Gates Criticizes Zuckerberg on the Best Way to Save the World — What’s the best way to save the world? On the weekend Bill Gates gave a sharply-worded interview to the Financial Times which wrote,

A central part of this new consensus is that the Internet is an inevitable force for social and economic improvement; that connectivity is a social good in itself. It was a view that recently led Mark Zuckerberg to outline a plan for getting the world’s unconnected 5 billion people online, an effort the Facebook  boss called ‘one of the greatest challenges of our generation.’ But asked whether giving the planet an Internet connection is more important than finding a vaccination for malaria, the co-founder of Microsoft and the world’s second-richest man does not hide his irritation: ‘As a priority? It’s a joke.’ “

See the full interview in FT. These are sharp comments coming from the head of “the Silicon Valley school of politics — a technocratic, data-based, objective search for solutions to our problems, uncorrupted by vested interests or, when it comes to issues like smoking or soft drinks, our own self-indulgence,” as Crystia Freeland defined in The NYT.


Image credit: Wikimedia Commons

Is Silicon next-gen philanthropy a joke? Are baby boomers playing the role of the elders of Silicon Valley?

There is a clear fault line between the two generations of tech billionaire philanthropists. “Steve Jobs is dead, Bill Gates is in his 50s, the social media entrepreneurs may be younger, but the frameworks within which they operate are established for them by their elders.” says the BBC.

Facebook’s Mark Zuckerberg and his wife were the second-biggest charitable donors in the United States last year, appearing only behind billionaire Warren Buffett on a list of the nation’s most-generous philanthropists. Zuckerberg, 27, and Brin, 39, contributed to a trend noted by the Chronicle — and likely spurred by the emergence of the youth-oriented tech field. Three of the year’s top five donors were under 40. The other under-40 donor, No. 3 on the list, was hedge-fund creator John Arnold, who is 38 (and his wife, Laura).

On FB Zuckerberg posted: “Together, we will look for areas in education and health to focus on next. I’m hopeful we’ll be able to have as positive an impact in our next set of projects.” Mr. Zuckerberg posted this on his Facebook page at the time of his December donation. Aside from the donation to the Newark education system and the latest boost to the Silicon Valley fund, Mr. Zuckerberg has used tools other than his deep pockets. In May of last year, Mr. Zuckerberg announced that he integrated a way for Facebook users to publicize their role as organ donors in an effort to connect those in need with people willing to help.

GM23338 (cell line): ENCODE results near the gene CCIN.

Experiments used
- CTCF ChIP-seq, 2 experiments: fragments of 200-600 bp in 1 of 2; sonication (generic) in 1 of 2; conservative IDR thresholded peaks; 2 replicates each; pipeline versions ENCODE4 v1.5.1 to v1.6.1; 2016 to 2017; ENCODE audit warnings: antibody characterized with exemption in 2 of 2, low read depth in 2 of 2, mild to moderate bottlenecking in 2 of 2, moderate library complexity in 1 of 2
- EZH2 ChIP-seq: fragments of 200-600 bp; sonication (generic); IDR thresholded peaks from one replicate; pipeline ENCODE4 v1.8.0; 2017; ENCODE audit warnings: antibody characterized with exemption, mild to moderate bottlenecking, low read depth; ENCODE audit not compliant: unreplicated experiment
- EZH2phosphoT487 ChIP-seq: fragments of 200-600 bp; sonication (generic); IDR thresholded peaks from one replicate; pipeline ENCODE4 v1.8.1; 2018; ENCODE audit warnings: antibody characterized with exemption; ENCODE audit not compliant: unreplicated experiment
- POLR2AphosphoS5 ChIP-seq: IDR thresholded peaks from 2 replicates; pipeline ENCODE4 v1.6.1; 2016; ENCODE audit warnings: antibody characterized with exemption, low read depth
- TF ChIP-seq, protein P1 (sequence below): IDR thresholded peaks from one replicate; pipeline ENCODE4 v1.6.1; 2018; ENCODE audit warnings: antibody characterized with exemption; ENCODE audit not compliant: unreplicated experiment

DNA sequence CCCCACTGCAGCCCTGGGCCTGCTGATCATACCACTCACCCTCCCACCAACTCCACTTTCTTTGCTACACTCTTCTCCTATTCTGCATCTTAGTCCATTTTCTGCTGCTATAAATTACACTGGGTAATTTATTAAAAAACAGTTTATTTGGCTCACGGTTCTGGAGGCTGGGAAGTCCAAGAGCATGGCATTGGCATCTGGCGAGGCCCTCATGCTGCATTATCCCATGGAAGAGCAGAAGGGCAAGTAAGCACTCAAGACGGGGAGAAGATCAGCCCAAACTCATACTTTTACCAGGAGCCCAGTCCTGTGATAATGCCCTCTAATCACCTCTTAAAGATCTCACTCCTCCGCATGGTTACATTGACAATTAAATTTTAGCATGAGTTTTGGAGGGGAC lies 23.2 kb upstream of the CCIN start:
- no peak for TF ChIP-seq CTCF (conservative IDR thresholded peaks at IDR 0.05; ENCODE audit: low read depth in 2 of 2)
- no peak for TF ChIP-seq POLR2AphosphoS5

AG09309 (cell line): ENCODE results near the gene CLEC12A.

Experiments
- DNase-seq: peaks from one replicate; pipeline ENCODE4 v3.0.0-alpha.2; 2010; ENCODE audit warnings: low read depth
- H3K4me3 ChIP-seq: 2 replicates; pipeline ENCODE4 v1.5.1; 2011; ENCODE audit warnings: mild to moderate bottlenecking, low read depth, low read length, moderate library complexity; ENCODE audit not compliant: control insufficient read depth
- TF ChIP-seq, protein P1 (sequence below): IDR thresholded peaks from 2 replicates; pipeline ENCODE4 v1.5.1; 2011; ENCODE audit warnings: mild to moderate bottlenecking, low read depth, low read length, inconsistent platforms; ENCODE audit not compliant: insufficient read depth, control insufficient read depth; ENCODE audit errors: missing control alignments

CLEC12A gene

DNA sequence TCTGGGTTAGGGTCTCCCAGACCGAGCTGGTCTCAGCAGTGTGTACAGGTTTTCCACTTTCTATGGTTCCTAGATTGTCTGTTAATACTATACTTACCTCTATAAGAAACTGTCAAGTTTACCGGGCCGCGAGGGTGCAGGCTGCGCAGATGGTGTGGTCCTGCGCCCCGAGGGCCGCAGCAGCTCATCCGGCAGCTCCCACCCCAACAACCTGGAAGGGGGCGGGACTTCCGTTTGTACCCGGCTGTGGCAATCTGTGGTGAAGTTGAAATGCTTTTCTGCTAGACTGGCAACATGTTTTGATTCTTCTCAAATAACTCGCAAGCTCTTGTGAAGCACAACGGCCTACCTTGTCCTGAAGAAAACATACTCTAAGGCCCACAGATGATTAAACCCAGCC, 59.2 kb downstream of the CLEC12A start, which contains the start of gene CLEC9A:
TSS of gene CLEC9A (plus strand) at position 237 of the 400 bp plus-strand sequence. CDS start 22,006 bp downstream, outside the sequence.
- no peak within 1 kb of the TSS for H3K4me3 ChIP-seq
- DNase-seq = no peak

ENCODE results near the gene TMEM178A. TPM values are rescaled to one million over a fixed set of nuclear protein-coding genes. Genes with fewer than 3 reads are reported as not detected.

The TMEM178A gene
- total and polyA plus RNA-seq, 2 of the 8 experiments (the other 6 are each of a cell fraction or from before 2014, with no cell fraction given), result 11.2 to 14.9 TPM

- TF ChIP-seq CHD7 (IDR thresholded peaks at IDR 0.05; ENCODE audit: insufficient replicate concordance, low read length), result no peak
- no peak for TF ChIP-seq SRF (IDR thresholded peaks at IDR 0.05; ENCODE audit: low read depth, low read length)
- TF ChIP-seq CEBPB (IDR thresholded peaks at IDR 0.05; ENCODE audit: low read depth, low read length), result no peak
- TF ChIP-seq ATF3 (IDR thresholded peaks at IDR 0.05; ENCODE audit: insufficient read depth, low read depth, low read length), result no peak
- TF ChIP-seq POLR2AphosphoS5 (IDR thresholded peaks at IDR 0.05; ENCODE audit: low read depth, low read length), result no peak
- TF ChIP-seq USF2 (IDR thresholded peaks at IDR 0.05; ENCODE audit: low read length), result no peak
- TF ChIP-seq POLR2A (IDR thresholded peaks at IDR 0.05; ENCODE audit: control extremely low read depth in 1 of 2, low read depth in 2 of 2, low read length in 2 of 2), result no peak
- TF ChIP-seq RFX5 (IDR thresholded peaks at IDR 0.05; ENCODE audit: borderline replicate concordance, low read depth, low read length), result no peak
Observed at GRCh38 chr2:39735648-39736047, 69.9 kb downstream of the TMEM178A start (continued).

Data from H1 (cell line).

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Image credit: Wikimedia Commons

So why does senior Bill Gates diss the junior Zuckerberg’s baby steps in philanthropy? Gates has a different view on technology and its role. The FT interview said it as much,

Bill Gates describes himself as a technocrat. But he does not believe that technology will save the world. Or, to be more precise, he does not believe it can solve a tangle of entrenched and interrelated problems that afflict humanity’s most vulnerable: the spread of diseases in the developing world and the poverty, lack of opportunity and despair they engender. ‘I certainly love the IT thing,’ he says. ‘But when we want to improve lives, you’ve got to deal with more basic things like child survival, child nutrition.’ “

So is it about different world views, a generational difference, ego-driven statements or a philanthropy reality show?

Look at one example — hygiene — and how it will be dealt with by Gates or Zuckerberg. Sanitation is a huge health challenge in the developing world.

Does anyone know of a source code for saving the world? If you do, please send it to us.

For, I’m David Michaelis.

Based in Australia, David Michaelis is a world-renowned international journalist and founder of Link Tv. At, he covers the global beat, focusing on politics and other international topics of note for our readers in a variety of forums. Email him at

Sanitation Financing Partnership Trust Fund infographic



  • It is encouraging to see Zuckerberg make substantial philanthropic contributions. Either Steve Jobs had a master plan for giving away accumulated wealth–to date, unrevealed–or his lack of giving was a serious dark mark against his legacy, especially as others followed his lead. But the real revelation here is saying IT by itself has no redeeming grace and that there there are other far more important endeavors in modern life.